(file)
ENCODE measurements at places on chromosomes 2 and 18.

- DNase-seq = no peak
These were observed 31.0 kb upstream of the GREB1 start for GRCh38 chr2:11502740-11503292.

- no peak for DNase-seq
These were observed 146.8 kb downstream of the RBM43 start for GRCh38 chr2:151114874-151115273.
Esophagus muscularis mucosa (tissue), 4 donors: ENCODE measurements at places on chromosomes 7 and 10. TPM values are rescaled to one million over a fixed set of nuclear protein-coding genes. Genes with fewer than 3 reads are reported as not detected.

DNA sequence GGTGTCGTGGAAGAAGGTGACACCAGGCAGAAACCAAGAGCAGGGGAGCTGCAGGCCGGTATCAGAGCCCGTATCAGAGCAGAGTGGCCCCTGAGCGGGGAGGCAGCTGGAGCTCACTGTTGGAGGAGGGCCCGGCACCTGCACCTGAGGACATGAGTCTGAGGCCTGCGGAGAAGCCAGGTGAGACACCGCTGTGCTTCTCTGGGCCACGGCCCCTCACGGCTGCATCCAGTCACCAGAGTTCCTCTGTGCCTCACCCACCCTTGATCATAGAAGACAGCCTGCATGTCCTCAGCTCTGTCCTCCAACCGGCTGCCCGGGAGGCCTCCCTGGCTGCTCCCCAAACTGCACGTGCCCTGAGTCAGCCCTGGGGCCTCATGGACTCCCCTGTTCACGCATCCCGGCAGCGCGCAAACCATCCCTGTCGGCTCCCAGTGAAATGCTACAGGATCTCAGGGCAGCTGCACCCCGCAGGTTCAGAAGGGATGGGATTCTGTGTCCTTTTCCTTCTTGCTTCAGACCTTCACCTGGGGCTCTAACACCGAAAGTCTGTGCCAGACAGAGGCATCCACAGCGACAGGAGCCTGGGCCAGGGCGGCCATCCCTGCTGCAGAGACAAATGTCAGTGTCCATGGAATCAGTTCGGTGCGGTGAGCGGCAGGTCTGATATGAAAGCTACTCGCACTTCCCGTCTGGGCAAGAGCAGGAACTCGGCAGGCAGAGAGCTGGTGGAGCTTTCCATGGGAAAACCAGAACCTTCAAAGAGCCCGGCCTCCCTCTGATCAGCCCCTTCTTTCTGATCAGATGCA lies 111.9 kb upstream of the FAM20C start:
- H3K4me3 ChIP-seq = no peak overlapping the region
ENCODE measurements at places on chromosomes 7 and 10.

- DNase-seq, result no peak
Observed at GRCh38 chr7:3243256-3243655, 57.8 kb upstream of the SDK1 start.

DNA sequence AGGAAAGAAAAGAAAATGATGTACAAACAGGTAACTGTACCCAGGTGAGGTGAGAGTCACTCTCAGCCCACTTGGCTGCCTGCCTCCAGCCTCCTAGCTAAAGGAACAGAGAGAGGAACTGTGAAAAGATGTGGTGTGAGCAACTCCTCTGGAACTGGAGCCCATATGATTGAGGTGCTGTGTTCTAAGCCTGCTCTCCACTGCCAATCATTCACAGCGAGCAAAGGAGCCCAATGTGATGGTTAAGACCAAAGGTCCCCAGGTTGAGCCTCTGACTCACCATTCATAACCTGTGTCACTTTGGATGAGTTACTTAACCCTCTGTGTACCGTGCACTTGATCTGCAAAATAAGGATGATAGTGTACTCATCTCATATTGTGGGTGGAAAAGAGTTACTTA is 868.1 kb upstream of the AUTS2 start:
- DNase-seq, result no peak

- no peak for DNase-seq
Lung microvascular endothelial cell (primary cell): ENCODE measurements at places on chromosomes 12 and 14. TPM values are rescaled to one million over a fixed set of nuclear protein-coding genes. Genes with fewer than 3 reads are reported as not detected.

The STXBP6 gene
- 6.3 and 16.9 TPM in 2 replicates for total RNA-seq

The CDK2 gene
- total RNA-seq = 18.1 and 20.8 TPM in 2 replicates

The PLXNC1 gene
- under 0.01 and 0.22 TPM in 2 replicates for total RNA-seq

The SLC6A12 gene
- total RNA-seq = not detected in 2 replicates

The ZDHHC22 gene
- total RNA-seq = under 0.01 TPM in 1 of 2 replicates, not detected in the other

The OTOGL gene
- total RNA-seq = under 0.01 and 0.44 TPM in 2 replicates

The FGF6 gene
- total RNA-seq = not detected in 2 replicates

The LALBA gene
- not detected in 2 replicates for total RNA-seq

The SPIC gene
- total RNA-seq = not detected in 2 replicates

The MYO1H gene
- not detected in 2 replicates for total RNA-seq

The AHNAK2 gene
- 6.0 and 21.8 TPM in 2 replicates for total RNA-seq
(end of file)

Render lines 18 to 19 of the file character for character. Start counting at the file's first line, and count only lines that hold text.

The CDK2 gene
- total RNA-seq = 18.1 and 20.8 TPM in 2 replicates